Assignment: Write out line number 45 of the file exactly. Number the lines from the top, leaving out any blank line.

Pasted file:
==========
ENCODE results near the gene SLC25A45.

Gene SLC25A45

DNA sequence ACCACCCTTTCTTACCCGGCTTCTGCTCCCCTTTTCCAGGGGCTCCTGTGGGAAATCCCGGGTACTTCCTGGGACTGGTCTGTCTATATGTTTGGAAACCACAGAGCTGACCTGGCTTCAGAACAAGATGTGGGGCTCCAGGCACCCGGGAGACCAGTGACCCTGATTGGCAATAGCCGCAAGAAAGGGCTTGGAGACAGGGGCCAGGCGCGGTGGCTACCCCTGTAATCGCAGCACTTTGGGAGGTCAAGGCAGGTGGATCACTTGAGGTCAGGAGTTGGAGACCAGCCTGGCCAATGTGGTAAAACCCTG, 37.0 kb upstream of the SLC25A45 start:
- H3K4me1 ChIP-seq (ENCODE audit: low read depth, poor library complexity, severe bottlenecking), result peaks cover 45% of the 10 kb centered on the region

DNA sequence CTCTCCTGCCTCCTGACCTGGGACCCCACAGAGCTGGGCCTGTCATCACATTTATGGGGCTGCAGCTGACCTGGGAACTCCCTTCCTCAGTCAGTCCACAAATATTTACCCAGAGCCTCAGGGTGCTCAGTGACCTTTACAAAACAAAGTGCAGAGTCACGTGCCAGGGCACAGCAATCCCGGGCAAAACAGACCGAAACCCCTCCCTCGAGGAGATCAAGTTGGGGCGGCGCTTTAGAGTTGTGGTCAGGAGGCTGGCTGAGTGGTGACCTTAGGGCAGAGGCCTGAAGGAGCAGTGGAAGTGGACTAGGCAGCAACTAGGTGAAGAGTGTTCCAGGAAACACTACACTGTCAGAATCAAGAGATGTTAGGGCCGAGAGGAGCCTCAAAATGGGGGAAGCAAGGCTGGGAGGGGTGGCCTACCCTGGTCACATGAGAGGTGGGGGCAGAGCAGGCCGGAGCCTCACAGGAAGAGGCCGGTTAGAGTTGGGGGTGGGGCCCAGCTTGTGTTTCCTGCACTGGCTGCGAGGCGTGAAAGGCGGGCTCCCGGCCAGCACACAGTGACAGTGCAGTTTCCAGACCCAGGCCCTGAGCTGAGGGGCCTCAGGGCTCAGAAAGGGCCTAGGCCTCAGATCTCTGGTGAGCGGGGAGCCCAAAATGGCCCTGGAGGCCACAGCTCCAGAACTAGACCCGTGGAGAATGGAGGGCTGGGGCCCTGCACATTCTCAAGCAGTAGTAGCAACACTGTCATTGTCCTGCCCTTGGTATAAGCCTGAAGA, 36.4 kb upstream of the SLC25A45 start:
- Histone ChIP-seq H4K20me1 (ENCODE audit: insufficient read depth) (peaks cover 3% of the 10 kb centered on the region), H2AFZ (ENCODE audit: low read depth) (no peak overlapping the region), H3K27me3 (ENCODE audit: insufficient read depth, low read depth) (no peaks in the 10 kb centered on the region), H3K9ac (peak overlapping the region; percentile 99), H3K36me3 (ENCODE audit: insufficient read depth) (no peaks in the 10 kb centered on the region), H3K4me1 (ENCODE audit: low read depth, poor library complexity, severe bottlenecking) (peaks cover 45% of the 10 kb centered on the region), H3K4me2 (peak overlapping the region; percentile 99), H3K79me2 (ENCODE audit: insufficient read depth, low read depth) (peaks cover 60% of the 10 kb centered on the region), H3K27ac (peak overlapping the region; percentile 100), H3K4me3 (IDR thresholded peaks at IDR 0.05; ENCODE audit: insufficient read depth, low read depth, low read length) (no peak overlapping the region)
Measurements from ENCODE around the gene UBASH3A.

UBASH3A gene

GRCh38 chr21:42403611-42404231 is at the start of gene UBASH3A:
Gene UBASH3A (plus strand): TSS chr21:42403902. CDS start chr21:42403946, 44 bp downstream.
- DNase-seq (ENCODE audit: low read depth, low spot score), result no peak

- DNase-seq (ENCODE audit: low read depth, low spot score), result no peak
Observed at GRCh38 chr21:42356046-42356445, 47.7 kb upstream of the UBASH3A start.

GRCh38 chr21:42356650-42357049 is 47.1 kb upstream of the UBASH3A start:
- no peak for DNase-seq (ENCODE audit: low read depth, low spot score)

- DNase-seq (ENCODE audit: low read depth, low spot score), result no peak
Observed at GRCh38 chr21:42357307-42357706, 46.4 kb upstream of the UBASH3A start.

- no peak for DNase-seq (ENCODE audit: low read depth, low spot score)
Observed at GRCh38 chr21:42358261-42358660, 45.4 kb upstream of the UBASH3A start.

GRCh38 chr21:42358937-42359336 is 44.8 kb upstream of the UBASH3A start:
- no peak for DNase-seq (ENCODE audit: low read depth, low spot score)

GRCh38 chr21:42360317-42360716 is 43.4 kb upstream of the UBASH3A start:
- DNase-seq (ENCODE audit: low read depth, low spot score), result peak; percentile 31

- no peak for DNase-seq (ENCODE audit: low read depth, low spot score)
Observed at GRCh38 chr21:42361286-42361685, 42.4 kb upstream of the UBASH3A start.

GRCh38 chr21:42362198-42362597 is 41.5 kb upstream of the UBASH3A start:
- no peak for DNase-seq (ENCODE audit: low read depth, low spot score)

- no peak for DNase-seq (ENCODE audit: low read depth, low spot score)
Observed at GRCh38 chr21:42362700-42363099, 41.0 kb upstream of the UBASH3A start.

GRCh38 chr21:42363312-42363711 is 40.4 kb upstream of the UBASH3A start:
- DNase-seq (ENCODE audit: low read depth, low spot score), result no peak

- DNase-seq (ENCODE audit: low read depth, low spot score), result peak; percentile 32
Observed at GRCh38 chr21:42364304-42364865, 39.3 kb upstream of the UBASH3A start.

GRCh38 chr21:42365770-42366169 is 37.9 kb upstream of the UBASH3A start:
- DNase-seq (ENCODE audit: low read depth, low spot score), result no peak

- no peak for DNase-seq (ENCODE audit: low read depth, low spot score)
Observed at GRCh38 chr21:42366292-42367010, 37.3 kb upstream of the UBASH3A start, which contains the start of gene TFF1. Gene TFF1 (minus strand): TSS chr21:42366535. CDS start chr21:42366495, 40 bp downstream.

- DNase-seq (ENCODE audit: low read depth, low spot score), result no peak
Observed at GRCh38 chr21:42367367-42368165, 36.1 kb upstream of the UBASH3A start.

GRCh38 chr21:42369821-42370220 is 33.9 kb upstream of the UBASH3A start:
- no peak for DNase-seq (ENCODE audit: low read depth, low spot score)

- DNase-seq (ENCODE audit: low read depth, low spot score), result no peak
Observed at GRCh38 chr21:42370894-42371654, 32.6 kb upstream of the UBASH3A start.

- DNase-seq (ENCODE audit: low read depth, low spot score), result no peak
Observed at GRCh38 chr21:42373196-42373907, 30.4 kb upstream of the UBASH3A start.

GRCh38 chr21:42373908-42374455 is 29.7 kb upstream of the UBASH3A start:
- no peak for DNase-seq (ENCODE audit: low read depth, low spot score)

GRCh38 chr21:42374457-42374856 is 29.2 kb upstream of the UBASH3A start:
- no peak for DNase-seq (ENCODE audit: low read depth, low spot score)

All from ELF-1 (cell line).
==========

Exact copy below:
Observed at GRCh38 chr21:42373196-42373907, 30.4 kb upstream of the UBASH3A start.